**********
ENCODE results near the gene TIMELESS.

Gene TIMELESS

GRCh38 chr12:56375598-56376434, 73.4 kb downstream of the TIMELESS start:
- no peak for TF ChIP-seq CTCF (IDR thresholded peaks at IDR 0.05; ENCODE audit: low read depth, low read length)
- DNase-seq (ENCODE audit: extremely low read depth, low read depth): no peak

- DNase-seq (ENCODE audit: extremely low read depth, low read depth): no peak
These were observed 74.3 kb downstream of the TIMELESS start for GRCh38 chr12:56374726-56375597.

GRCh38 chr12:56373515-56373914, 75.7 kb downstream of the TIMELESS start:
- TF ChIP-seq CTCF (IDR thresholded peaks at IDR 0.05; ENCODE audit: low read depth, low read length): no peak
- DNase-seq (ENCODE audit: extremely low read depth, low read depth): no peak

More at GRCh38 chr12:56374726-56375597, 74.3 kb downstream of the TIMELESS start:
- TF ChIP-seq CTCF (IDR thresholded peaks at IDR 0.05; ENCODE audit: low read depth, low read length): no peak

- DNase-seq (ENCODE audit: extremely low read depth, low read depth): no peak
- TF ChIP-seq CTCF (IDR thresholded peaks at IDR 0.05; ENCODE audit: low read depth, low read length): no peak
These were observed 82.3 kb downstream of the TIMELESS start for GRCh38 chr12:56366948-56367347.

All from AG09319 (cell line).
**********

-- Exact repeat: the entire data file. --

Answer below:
ENCODE results near the gene TIMELESS.

Gene TIMELESS

GRCh38 chr12:56375598-56376434, 73.4 kb downstream of the TIMELESS start:
- no peak for TF ChIP-seq CTCF (IDR thresholded peaks at IDR 0.05; ENCODE audit: low read depth, low read length)
- DNase-seq (ENCODE audit: extremely low read depth, low read depth): no peak

- DNase-seq (ENCODE audit: extremely low read depth, low read depth): no peak
These were observed 74.3 kb downstream of the TIMELESS start for GRCh38 chr12:56374726-56375597.

GRCh38 chr12:56373515-56373914, 75.7 kb downstream of the TIMELESS start:
- TF ChIP-seq CTCF (IDR thresholded peaks at IDR 0.05; ENCODE audit: low read depth, low read length): no peak
- DNase-seq (ENCODE audit: extremely low read depth, low read depth): no peak

More at GRCh38 chr12:56374726-56375597, 74.3 kb downstream of the TIMELESS start:
- TF ChIP-seq CTCF (IDR thresholded peaks at IDR 0.05; ENCODE audit: low read depth, low read length): no peak

- DNase-seq (ENCODE audit: extremely low read depth, low read depth): no peak
- TF ChIP-seq CTCF (IDR thresholded peaks at IDR 0.05; ENCODE audit: low read depth, low read length): no peak
These were observed 82.3 kb downstream of the TIMELESS start for GRCh38 chr12:56366948-56367347.

All from AG09319 (cell line).